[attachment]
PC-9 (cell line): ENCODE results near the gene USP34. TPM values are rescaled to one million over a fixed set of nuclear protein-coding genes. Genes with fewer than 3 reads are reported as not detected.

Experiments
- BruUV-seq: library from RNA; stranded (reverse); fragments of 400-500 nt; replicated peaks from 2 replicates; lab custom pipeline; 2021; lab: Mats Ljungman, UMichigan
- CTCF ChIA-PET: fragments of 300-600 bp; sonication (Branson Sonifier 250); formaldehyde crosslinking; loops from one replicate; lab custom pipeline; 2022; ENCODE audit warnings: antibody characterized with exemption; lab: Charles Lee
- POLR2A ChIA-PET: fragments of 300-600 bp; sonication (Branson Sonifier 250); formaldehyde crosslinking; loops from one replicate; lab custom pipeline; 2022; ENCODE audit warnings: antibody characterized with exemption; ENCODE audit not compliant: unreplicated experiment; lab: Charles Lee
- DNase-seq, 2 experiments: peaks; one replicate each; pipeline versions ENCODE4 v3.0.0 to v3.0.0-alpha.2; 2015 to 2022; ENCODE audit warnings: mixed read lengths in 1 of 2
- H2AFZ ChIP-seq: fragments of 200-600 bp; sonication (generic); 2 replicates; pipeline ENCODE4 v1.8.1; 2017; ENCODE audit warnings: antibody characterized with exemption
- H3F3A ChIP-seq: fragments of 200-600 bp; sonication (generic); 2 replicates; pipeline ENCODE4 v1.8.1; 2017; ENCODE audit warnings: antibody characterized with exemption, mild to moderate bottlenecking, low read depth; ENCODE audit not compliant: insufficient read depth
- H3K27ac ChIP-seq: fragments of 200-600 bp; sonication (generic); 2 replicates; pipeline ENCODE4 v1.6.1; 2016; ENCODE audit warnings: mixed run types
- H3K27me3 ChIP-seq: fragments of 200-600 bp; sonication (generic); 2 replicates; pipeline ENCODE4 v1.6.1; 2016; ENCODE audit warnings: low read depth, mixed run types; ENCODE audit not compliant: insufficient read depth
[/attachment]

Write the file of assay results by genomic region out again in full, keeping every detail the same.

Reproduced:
PC-9 (cell line): ENCODE results near the gene USP34. TPM values are rescaled to one million over a fixed set of nuclear protein-coding genes. Genes with fewer than 3 reads are reported as not detected.

Experiments
- BruUV-seq: library from RNA; stranded (reverse); fragments of 400-500 nt; replicated peaks from 2 replicates; lab custom pipeline; 2021; lab: Mats Ljungman, UMichigan
- CTCF ChIA-PET: fragments of 300-600 bp; sonication (Branson Sonifier 250); formaldehyde crosslinking; loops from one replicate; lab custom pipeline; 2022; ENCODE audit warnings: antibody characterized with exemption; lab: Charles Lee
- POLR2A ChIA-PET: fragments of 300-600 bp; sonication (Branson Sonifier 250); formaldehyde crosslinking; loops from one replicate; lab custom pipeline; 2022; ENCODE audit warnings: antibody characterized with exemption; ENCODE audit not compliant: unreplicated experiment; lab: Charles Lee
- DNase-seq, 2 experiments: peaks; one replicate each; pipeline versions ENCODE4 v3.0.0 to v3.0.0-alpha.2; 2015 to 2022; ENCODE audit warnings: mixed read lengths in 1 of 2
- H2AFZ ChIP-seq: fragments of 200-600 bp; sonication (generic); 2 replicates; pipeline ENCODE4 v1.8.1; 2017; ENCODE audit warnings: antibody characterized with exemption
- H3F3A ChIP-seq: fragments of 200-600 bp; sonication (generic); 2 replicates; pipeline ENCODE4 v1.8.1; 2017; ENCODE audit warnings: antibody characterized with exemption, mild to moderate bottlenecking, low read depth; ENCODE audit not compliant: insufficient read depth
- H3K27ac ChIP-seq: fragments of 200-600 bp; sonication (generic); 2 replicates; pipeline ENCODE4 v1.6.1; 2016; ENCODE audit warnings: mixed run types
- H3K27me3 ChIP-seq: fragments of 200-600 bp; sonication (generic); 2 replicates; pipeline ENCODE4 v1.6.1; 2016; ENCODE audit warnings: low read depth, mixed run types; ENCODE audit not compliant: insufficient read depth